(Vancouver Public Library Historical Photographs, VPL 3132)
HMCS Rainbow Rainbow in Vancouver harbour, 1914. HMCS Rainbow, formerly HMS Rainbow, was an Apollo-class protected cruiser built for Britain's Royal Navy by Palmers at Hebburn-On-Tyne in England. She was launched on 25 March 1891 as HMS Rainbow and entered service in 1893. She was transferred to the Royal Canadian Navy in 1910. During the First World War, HMCS Rainbow was the only major Commonwealth warship on the western coast of North America at the outbreak of war. She patrolled the Pacific coast as far south as Panama. In 1916 and early 1917, she transported $140 million in Russian bullion between Esquimalt and Vancouver. This money was placed in trust with Canada by the Russian government for protection due to the impending Russian revolution. She was paid off on 8 May 1917. On 5 July 1917 she was recommissioned to serve as a depot ship at Esquimalt. She was paid off again on 1 June 1920 scrapped.
(City of Vancouver Archives Photo, AM54-S4-: Mil P290.09)
HMCS Rainbow, with a civilian examining one of her guns, 20 July 1914.
HMCS Rainbow in 1910.
HMCS Rainbow in 1910.
(City of Vancouver Archives Photo)
HMCS Rainbow, Vancouver, ca 1912.
(City of Vancouver Archives and RCN Photo)
(City of Vancouver Archives and RCN Photo)
HMCS Rainbow, Aug 1910.
(City of Vancouver Archives and RCN Photo)
HMCS Rainbow, Aug 1910.
HMCS Niobe ca. 1910, Royal Canadian Navy. HMS Niobe was a ship of the Diadem-class of protected cruiser in the Royal Navy. She served in the Boer War and was then given to Canada as the first ship of the then newly created Royal Canadian Navy as HMCS Niobe. After patrol duties at the beginning of the First World War, she became a depot ship in Halifax. Damaged in the 1917 Halifax Explosion, she was scrapped in the 1920s. Two of HMCS Niobe's 6-inch guns are preserved in the City of Saint John, New Brunswick.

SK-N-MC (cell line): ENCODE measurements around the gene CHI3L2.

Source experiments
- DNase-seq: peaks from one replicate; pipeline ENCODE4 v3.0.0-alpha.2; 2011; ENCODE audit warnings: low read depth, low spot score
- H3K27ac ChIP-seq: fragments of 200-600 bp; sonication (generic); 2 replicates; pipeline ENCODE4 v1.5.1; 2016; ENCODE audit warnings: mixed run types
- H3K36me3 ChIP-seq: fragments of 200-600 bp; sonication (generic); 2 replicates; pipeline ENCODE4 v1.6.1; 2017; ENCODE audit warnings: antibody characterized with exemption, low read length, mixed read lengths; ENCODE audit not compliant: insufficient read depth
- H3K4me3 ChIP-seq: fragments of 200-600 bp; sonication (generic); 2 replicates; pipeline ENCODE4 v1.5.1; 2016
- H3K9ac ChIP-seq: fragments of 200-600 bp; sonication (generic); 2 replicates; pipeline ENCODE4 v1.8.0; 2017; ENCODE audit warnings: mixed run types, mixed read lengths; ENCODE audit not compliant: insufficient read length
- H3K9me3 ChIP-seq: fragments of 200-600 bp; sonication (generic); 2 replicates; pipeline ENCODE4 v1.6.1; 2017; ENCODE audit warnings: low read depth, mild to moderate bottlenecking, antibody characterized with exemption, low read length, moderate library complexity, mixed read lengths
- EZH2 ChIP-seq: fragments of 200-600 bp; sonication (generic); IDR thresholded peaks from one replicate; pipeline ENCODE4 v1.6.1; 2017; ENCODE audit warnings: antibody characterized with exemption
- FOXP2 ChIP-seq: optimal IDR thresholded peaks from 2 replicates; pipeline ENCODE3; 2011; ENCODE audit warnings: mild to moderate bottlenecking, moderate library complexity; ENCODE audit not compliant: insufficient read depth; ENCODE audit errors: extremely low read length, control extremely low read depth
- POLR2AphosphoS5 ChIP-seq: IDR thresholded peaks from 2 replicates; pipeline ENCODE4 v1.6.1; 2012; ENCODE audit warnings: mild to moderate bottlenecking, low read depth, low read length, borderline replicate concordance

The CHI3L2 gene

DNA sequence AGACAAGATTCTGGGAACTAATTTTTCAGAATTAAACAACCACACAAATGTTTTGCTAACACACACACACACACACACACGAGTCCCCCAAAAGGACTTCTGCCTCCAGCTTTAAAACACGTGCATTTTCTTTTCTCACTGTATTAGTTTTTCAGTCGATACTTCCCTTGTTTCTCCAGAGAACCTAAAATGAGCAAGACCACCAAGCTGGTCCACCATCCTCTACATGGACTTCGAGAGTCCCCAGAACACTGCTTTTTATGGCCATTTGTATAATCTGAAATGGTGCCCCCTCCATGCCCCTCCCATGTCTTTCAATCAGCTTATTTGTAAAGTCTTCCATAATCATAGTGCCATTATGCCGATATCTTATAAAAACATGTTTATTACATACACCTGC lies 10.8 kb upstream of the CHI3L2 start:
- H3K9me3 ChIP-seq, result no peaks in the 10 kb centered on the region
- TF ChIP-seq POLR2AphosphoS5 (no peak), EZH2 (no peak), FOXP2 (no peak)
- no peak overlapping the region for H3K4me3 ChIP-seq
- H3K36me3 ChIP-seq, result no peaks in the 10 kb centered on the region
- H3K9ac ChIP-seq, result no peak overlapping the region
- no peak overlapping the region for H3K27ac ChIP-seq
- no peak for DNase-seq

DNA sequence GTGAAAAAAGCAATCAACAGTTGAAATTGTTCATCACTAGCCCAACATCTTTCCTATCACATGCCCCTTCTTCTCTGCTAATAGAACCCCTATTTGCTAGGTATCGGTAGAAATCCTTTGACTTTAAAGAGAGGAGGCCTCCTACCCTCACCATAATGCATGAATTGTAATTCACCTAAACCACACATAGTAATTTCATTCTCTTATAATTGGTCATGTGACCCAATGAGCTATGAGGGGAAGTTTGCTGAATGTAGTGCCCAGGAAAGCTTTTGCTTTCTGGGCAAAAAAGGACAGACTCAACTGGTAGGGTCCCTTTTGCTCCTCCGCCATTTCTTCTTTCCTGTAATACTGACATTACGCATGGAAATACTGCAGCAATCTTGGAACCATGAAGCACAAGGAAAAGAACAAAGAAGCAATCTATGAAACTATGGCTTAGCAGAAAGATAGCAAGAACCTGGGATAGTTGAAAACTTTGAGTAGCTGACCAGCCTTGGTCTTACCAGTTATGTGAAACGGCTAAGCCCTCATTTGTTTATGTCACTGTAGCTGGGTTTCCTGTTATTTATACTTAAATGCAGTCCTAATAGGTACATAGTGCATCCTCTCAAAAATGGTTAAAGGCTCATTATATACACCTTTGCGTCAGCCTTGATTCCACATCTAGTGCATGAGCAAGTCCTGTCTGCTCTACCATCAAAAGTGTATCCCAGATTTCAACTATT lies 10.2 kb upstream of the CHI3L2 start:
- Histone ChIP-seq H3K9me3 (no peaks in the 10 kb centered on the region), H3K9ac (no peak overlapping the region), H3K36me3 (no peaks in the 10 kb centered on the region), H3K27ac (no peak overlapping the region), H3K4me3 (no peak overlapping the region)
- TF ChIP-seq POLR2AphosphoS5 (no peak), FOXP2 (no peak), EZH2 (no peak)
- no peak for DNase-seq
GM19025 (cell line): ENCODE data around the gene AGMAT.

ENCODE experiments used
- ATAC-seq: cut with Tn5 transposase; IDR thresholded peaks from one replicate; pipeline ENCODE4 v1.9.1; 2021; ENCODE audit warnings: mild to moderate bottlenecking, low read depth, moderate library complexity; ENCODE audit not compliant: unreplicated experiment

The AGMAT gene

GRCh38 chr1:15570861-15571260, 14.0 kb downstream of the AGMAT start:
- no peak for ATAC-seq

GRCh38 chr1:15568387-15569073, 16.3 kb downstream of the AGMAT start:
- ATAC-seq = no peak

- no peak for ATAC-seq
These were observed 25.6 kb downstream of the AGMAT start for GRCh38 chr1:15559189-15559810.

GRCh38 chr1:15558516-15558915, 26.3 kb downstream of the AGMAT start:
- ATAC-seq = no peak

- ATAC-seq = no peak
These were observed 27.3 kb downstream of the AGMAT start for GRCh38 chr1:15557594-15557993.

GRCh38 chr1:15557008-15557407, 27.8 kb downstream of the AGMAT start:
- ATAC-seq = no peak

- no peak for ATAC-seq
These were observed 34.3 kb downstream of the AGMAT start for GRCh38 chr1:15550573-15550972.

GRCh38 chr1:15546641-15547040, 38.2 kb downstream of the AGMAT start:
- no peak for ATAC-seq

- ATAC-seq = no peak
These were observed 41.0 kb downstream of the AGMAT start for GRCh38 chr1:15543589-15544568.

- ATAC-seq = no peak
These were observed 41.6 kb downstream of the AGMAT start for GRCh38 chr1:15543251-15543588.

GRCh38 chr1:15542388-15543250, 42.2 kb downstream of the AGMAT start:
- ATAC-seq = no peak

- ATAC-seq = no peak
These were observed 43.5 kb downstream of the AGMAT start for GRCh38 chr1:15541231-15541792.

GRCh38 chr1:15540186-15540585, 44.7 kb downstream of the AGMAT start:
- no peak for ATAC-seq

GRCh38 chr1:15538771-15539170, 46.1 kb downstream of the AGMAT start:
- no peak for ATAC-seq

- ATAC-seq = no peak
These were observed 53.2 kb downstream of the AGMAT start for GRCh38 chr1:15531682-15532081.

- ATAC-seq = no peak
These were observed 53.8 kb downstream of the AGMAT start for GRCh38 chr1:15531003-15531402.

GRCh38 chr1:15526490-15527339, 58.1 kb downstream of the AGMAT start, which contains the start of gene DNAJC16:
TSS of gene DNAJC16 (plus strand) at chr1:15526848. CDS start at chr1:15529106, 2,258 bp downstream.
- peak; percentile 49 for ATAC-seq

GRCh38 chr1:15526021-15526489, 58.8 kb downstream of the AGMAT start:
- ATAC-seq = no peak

HMS Niobe in 1897 before being transferred to the RCN as HMCS Niobe in 1910.
(A MacLauglan Photo)
HMCS Niobe, Halifax.
(Library and Archives Canada Photo, MIKAN No. 3332976)
HMS Niobe in drydock in Halifax, 1917.
(Library and Archives Canada Photo, PA-139151)
HMCS Niobe quarterdeck, 6-inch guns.
HMCS Niobe 6-inch QF Gun, HBOC Mk. II, Serial No. 749, 1898, on display at HMCS Brunswicker, Saint John, New Brunswick.
HMCS Niobe 6-inch QF Gun, 3 Field Regiment, Saint John, New Brunswick.
(Library and Archives Canada Photo, MIKAN No. 4046357)
HMCS Niobe stamp issued in 2010.
(Library and Archives Canada Photo, MIKAN No. 3400003)
HMCS Aurora, Esquimalt, British Columbia, 1921. HMS Aurora, one of eight Arethusa-class light cruisers, was launched on 30 September 1913 at Devonport Dockyard. She had served with the Grand Fleet from 1914 to 1916. The RCN took possession of HMS Aurora on 1 November 1920 and renamed her HMCS Aurora. She was decommissioned in 1922 and scrapped in 1927.
HMCS Aurora, ca 1921.
(Colin Stevens Photo)
4-inch/45 QF Mk. IV Gun, on a single mount, (Serial No. 985), from HMCS Aurora. This naval gun is located in front of the Merchant Navy, Army, Navy & Air Force (ANAF) Hall, 9831 4th Street, Sidney, British Columbia.
HMCS Patrician (Thornycroft “M” class); HMCS Patriot (Thornycroft “M” class); HMCS Champlain (Admiralty “S” class); HMCS Vancouver (F6A) (Admiralty “S” class).
HMCS Patrician and HMCS Patriot came to Canada in 1920, along with the cruiser HMCS Aurora as replacements for HMCS Rainbow and HMCS Niobe. HMCS Patrician served on the West Coast, while HMCS Patriot served on the East coast, both as training ships. Both were sold for scrap in 1929.
(Library and Archives Canada Photo, MIKAN No. 3724011)
HMCS Patrician (Thornycroft “M” class). HMCS Patrician and HMCS Patriot were commissioned in 1916,and served in the RN for the duration of the First World War. In 1920 HMCS Patrician, HMCS Patriot, and the cruiser HMCS Aurora were offered to Canada as replacements for the decrepit HMCS Niobe and HMCS Rainbow. The three were commissioned at Devonport on 1 Nov 1920, and left for Canada a month later. When the naval budget was cut by a million dollars in 1922, the two destroyers became the only seagoing ships in the RCN. HMCS Patrician was ordered that autumn to the west coast, where she was to spend the next five years training officers and men of the naval reserve. As perhaps the strangest assignment of her career, HMCS Patrician was detailed in Nov 1924, to intercept a band of Nanaimo bank-robbers trying to reach the United States by motor launch. HMCS Patrician was sold for scrap in 1929 to a Seattle company to be broken up.